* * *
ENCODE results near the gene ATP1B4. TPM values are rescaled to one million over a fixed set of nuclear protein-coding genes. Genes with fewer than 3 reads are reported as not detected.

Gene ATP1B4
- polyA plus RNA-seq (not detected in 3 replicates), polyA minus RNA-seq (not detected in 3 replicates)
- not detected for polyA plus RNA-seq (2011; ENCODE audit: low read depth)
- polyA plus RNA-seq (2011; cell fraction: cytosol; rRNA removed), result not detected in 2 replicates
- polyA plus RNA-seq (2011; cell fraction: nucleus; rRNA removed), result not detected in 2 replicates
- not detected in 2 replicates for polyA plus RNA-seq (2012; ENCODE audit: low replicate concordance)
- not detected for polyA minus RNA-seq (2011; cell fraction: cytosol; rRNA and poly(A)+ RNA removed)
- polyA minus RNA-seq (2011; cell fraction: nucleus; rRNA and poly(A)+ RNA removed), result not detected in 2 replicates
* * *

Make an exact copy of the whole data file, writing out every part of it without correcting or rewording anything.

ENCODE results near the gene ATP1B4. TPM values are rescaled to one million over a fixed set of nuclear protein-coding genes. Genes with fewer than 3 reads are reported as not detected.

Gene ATP1B4
- polyA plus RNA-seq (not detected in 3 replicates), polyA minus RNA-seq (not detected in 3 replicates)
- not detected for polyA plus RNA-seq (2011; ENCODE audit: low read depth)
- polyA plus RNA-seq (2011; cell fraction: cytosol; rRNA removed), result not detected in 2 replicates
- polyA plus RNA-seq (2011; cell fraction: nucleus; rRNA removed), result not detected in 2 replicates
- not detected in 2 replicates for polyA plus RNA-seq (2012; ENCODE audit: low replicate concordance)
- not detected for polyA minus RNA-seq (2011; cell fraction: cytosol; rRNA and poly(A)+ RNA removed)
- polyA minus RNA-seq (2011; cell fraction: nucleus; rRNA and poly(A)+ RNA removed), result not detected in 2 replicates